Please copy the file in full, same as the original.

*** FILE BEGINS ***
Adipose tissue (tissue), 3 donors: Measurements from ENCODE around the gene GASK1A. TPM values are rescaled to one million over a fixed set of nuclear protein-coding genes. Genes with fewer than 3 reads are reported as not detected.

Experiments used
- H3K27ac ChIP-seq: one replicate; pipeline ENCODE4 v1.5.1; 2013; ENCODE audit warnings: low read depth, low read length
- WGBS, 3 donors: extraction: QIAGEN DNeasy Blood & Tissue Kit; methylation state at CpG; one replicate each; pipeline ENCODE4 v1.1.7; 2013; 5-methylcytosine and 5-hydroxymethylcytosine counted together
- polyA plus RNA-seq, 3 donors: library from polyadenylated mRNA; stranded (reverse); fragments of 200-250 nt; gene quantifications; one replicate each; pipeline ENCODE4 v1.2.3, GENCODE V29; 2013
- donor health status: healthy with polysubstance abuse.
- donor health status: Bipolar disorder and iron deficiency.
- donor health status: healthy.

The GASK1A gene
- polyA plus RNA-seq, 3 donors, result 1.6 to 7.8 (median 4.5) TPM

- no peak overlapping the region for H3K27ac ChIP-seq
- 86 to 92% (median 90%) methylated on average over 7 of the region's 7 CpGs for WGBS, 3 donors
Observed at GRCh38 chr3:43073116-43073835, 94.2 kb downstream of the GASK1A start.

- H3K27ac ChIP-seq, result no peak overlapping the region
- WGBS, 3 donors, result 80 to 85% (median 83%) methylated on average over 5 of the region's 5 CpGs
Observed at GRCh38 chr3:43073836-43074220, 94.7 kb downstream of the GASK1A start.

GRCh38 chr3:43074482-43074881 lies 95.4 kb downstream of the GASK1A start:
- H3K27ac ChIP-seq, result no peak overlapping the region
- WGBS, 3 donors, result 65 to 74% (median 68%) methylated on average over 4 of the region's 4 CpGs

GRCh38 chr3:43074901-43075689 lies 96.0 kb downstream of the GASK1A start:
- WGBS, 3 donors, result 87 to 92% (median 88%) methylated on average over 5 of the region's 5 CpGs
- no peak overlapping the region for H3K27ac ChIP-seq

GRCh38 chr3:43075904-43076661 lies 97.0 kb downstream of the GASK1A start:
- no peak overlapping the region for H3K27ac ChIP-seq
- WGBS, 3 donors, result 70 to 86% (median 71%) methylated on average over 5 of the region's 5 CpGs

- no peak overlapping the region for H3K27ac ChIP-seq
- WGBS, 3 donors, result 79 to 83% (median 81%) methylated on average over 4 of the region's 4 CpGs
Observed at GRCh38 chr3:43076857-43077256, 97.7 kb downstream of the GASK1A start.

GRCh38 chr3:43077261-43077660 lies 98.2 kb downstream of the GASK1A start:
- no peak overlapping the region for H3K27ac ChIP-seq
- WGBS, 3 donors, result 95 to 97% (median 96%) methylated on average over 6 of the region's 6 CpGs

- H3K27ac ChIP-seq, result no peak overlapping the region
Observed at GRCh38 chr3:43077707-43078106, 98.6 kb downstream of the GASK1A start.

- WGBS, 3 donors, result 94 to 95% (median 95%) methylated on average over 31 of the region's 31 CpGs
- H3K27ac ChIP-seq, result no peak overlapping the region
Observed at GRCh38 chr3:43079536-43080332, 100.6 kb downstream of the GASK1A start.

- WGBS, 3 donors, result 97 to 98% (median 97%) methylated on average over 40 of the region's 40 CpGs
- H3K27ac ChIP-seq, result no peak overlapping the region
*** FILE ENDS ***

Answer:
Adipose tissue (tissue), 3 donors: Measurements from ENCODE around the gene GASK1A. TPM values are rescaled to one million over a fixed set of nuclear protein-coding genes. Genes with fewer than 3 reads are reported as not detected.

Experiments used
- H3K27ac ChIP-seq: one replicate; pipeline ENCODE4 v1.5.1; 2013; ENCODE audit warnings: low read depth, low read length
- WGBS, 3 donors: extraction: QIAGEN DNeasy Blood & Tissue Kit; methylation state at CpG; one replicate each; pipeline ENCODE4 v1.1.7; 2013; 5-methylcytosine and 5-hydroxymethylcytosine counted together
- polyA plus RNA-seq, 3 donors: library from polyadenylated mRNA; stranded (reverse); fragments of 200-250 nt; gene quantifications; one replicate each; pipeline ENCODE4 v1.2.3, GENCODE V29; 2013
- donor health status: healthy with polysubstance abuse.
- donor health status: Bipolar disorder and iron deficiency.
- donor health status: healthy.

The GASK1A gene
- polyA plus RNA-seq, 3 donors, result 1.6 to 7.8 (median 4.5) TPM

- no peak overlapping the region for H3K27ac ChIP-seq
- 86 to 92% (median 90%) methylated on average over 7 of the region's 7 CpGs for WGBS, 3 donors
Observed at GRCh38 chr3:43073116-43073835, 94.2 kb downstream of the GASK1A start.

- H3K27ac ChIP-seq, result no peak overlapping the region
- WGBS, 3 donors, result 80 to 85% (median 83%) methylated on average over 5 of the region's 5 CpGs
Observed at GRCh38 chr3:43073836-43074220, 94.7 kb downstream of the GASK1A start.

GRCh38 chr3:43074482-43074881 lies 95.4 kb downstream of the GASK1A start:
- H3K27ac ChIP-seq, result no peak overlapping the region
- WGBS, 3 donors, result 65 to 74% (median 68%) methylated on average over 4 of the region's 4 CpGs

GRCh38 chr3:43074901-43075689 lies 96.0 kb downstream of the GASK1A start:
- WGBS, 3 donors, result 87 to 92% (median 88%) methylated on average over 5 of the region's 5 CpGs
- no peak overlapping the region for H3K27ac ChIP-seq

GRCh38 chr3:43075904-43076661 lies 97.0 kb downstream of the GASK1A start:
- no peak overlapping the region for H3K27ac ChIP-seq
- WGBS, 3 donors, result 70 to 86% (median 71%) methylated on average over 5 of the region's 5 CpGs

- no peak overlapping the region for H3K27ac ChIP-seq
- WGBS, 3 donors, result 79 to 83% (median 81%) methylated on average over 4 of the region's 4 CpGs
Observed at GRCh38 chr3:43076857-43077256, 97.7 kb downstream of the GASK1A start.

GRCh38 chr3:43077261-43077660 lies 98.2 kb downstream of the GASK1A start:
- no peak overlapping the region for H3K27ac ChIP-seq
- WGBS, 3 donors, result 95 to 97% (median 96%) methylated on average over 6 of the region's 6 CpGs

- H3K27ac ChIP-seq, result no peak overlapping the region
Observed at GRCh38 chr3:43077707-43078106, 98.6 kb downstream of the GASK1A start.

- WGBS, 3 donors, result 94 to 95% (median 95%) methylated on average over 31 of the region's 31 CpGs
- H3K27ac ChIP-seq, result no peak overlapping the region
Observed at GRCh38 chr3:43079536-43080332, 100.6 kb downstream of the GASK1A start.

- WGBS, 3 donors, result 97 to 98% (median 97%) methylated on average over 40 of the region's 40 CpGs
- H3K27ac ChIP-seq, result no peak overlapping the region